This spring, money does grow on trees

Sally’s Garden manager Catrina Glasl, left, and owner Sally Clifton hold up fresh parsley and rhubarb inside their greenhouse filled with hundreds of flourishing plants. - Katie McVicker/Whidbey News-Times
Sally’s Garden manager Catrina Glasl, left, and owner Sally Clifton hold up fresh parsley and rhubarb inside their greenhouse filled with hundreds of flourishing plants.
— image credit: Katie McVicker/Whidbey News-Times

We may not live in a buzzing metropolis, but this spring, all the buzz is about urban gardening.

Whether it’s because incomes are shrinking and people are downsizing, whether it’s because people are too busy to tend to larger spaces or whether it’s because it’s simply trendy, the desire for compact gardens has been popping up this month.

Sally Clifton, the owner of Sally’s Garden in Coupeville, said she’s noticed a significant increase in the amount of costumers coming in wanting to grow their own fruits and vegetables in containers rather than full-sized plots. She believes that the economy may have something to do with it. Food prices are rising as many families’ finances are forcing them to move into smaller homes that may not come with spacious property.

Clifton said yard-less folks are looking to planting containers to house their budding supply of grub. Containers have a number of advantages. Small pots need virtually no weeding and take less time to tend to while still having the ability to yield plump fruits and veggies.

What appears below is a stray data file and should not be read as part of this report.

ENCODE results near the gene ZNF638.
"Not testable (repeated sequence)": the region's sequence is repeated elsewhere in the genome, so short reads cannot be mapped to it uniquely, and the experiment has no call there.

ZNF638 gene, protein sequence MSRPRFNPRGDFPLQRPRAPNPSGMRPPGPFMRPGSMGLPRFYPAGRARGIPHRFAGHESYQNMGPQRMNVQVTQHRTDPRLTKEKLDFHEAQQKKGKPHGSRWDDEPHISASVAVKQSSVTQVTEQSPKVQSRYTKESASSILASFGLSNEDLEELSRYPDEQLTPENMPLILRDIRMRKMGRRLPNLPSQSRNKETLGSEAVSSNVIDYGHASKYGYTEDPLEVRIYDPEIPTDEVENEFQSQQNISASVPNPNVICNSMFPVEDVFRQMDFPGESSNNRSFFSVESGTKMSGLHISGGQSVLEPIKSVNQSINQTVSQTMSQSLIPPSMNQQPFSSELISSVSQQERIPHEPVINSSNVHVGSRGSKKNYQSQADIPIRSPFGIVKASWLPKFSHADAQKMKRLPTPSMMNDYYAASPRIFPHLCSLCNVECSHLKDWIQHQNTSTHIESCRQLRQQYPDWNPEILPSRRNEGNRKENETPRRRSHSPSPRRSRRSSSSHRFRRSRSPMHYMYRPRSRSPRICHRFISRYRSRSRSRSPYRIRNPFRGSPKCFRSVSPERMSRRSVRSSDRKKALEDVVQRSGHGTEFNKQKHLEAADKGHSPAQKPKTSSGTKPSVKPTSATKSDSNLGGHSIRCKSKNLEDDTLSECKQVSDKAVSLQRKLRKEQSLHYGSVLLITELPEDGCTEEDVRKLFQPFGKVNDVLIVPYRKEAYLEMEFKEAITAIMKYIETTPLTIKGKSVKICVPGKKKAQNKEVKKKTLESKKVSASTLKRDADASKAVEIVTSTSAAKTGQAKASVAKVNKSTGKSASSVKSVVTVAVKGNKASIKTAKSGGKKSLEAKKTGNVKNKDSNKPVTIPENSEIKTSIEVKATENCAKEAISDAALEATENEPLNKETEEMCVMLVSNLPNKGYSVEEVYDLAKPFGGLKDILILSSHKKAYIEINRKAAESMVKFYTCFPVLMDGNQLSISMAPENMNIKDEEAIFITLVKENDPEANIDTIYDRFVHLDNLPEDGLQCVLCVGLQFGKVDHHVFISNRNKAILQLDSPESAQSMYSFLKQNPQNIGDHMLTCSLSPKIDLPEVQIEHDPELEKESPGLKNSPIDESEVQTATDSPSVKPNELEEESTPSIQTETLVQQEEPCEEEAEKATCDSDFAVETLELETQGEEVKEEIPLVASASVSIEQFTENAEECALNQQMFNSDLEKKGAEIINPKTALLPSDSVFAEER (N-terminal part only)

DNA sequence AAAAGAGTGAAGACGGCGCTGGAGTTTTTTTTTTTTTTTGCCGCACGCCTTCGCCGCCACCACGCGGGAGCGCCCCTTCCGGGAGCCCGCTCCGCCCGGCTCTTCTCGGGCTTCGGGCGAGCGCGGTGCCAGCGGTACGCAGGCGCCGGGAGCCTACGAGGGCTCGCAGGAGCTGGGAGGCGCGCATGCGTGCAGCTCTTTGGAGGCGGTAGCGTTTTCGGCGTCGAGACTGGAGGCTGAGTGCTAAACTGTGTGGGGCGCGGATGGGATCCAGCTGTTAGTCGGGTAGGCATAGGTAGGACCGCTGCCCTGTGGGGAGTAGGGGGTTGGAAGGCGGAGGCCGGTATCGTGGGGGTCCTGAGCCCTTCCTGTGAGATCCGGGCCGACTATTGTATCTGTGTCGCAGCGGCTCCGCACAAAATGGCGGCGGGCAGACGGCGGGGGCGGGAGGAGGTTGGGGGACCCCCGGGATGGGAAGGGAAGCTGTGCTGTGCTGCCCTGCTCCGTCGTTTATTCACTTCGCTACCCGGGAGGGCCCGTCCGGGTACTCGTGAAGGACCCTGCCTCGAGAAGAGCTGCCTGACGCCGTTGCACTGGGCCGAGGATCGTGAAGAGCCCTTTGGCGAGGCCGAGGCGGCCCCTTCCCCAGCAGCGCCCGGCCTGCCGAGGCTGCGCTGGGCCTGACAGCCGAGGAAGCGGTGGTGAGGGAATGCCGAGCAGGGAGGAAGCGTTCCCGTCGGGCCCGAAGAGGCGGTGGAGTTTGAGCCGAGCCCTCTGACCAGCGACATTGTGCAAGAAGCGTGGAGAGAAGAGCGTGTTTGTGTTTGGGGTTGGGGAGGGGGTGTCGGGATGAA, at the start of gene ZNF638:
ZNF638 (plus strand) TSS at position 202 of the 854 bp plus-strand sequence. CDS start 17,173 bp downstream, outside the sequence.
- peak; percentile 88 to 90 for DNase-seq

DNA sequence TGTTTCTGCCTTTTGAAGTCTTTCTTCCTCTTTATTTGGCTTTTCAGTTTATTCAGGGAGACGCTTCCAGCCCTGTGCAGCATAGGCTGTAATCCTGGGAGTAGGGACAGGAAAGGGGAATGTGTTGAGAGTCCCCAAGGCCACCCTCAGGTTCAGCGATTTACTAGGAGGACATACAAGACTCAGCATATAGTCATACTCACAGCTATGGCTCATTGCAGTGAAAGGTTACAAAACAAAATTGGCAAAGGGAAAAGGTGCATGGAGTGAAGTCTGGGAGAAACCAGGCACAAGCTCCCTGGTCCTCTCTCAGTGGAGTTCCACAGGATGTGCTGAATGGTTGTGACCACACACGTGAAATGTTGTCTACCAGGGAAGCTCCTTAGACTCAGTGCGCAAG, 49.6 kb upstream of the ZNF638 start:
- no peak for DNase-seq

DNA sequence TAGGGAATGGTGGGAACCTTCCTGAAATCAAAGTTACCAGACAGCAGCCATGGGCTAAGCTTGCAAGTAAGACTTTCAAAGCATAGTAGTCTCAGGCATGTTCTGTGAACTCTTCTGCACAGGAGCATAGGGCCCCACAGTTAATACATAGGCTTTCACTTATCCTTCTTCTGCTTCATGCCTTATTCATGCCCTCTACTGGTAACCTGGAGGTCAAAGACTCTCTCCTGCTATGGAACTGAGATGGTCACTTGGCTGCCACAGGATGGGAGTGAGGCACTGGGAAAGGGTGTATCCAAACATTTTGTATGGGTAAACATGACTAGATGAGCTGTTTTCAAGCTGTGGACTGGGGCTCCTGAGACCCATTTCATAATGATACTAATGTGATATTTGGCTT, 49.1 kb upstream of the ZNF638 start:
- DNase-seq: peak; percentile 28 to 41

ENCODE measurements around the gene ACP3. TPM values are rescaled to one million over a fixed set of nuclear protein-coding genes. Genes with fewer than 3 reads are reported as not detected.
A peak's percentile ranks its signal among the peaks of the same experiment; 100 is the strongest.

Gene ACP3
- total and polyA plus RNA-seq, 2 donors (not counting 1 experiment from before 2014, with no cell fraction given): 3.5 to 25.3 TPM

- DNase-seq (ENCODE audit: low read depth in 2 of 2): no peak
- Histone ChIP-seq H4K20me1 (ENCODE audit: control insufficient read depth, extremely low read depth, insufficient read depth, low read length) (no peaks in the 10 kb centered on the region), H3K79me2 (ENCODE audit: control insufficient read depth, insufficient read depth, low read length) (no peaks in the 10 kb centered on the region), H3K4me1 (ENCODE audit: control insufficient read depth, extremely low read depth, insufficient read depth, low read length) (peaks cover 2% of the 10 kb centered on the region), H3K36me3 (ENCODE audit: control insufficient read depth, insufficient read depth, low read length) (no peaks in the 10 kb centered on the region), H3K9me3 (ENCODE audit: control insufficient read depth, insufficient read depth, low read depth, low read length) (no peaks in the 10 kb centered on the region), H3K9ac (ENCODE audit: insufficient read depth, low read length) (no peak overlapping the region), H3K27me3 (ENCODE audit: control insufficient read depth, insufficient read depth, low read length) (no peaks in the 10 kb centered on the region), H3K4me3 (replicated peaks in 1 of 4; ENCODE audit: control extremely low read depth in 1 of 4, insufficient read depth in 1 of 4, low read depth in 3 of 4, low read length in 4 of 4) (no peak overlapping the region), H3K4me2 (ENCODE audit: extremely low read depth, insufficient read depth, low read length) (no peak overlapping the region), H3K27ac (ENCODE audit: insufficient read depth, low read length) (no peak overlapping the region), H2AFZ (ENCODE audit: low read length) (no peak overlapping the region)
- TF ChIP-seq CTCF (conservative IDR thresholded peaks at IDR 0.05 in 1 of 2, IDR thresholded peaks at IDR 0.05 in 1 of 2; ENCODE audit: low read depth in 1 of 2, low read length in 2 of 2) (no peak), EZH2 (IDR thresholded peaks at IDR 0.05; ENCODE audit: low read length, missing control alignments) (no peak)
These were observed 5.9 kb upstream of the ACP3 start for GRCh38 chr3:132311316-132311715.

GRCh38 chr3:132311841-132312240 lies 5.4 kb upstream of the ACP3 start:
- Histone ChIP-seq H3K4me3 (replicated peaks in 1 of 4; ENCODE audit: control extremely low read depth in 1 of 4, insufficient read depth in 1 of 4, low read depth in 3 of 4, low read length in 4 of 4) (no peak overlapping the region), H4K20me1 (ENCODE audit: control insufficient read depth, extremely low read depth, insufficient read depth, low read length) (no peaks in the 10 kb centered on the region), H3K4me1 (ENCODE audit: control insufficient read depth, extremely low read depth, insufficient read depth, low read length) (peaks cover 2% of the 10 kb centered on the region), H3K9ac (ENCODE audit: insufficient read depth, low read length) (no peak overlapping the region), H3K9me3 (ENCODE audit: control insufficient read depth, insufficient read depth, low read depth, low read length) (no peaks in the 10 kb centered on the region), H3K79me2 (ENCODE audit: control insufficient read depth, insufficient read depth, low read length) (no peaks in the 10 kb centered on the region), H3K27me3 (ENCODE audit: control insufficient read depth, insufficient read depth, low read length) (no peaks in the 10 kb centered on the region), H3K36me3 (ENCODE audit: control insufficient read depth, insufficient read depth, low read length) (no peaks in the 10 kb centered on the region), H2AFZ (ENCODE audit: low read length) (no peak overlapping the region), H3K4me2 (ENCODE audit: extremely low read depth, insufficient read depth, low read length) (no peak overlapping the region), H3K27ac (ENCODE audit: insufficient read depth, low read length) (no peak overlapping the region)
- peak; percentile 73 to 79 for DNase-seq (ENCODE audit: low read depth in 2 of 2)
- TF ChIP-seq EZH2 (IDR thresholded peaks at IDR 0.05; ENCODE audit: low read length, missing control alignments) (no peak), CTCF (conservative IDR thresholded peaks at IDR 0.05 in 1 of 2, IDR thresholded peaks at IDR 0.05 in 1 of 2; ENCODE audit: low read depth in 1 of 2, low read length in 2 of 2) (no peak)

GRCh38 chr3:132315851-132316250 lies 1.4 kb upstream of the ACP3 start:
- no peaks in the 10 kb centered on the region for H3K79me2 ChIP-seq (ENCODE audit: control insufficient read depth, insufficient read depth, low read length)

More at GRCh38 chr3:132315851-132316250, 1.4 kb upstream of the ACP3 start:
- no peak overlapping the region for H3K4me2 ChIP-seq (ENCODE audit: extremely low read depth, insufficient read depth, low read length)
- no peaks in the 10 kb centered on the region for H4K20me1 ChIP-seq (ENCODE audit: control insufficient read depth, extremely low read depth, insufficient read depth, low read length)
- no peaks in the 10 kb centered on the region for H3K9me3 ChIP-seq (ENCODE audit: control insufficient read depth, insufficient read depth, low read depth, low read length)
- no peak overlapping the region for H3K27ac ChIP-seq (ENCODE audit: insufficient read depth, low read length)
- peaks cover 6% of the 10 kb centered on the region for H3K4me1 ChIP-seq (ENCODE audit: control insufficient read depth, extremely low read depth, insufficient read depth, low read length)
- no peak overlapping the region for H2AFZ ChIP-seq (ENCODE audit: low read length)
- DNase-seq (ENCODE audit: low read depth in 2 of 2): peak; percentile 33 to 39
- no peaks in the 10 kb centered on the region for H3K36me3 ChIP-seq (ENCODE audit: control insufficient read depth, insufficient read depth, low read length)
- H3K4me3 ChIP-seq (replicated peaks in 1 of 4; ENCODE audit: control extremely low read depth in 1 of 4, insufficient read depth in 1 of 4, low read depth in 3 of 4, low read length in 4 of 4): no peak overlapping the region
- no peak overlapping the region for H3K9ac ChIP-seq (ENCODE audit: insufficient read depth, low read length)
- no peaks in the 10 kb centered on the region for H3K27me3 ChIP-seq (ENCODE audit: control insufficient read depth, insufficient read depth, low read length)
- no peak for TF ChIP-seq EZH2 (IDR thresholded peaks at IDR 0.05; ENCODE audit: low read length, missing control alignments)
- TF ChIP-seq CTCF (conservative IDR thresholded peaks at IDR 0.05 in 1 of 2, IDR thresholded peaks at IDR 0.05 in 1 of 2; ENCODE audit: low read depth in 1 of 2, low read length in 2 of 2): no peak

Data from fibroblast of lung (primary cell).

And as nursery manager Catrina Glasl pointed out, the money-saving benefits of a home garden are huge. People could spend around $5 for a small jar of dried herbs at the grocery store, or could spend about $3 for seeds and have herbs for a lifetime — and fresh ones at that.

“You get so much quantity out of your plant,” Glasl said. “You’ll have more herbs than you know what to do with.”

Glasl recommends that novice gardeners who want to start growing their own food should start with herbs.

“Herbs  are very hearty, easy to grow and people get instant gratification,” she said.

Additionally, Glasl said that homegrown food is often tastier than any ingredient picked up at a store.

She said stores often prioritize their produce picks by how long they can stay on shelves and how well they ship, so taste gets pushed to the bottom of the list.

“You never even know what a tomato tastes like until you grow it yourself,” Glasl said.

Other products recommended by the experts for the urban or downsizing gardener are combination and espalier trees. Sally’s Garden carries combination trees that grow four different types of apples, cherries or pears. Furthermore, the nursery just received “fruit salad trees” this year for the first time ever from its supplier in Mount Vernon. The fruit salad trees yield one type of apricot, one type of peach and two types of plums.

“It’s the first time I’ve seen anything like it,” Clifton said.

According to Clifton, combination trees are great because people can still get a variety of fruits without having to spend money on multiple plants. The self-pollinating trees cost between $39 and $59 and the nursery’s supply is mature enough that Clifton estimates they should produce fruit this season.

And the espalier trees, which also grow combinations of cherries, apples and pears, are designed to grow in tight spaces. Their branches are crafted to grow horizontally and resist the urge to spread wide.

“These are perfect for growing up against a deck,” Clifton said. ... “This spring people are moving to practical rather than ornamental gardening.”

<strong>Sally’s Nursery</strong>
107 S. Main St.



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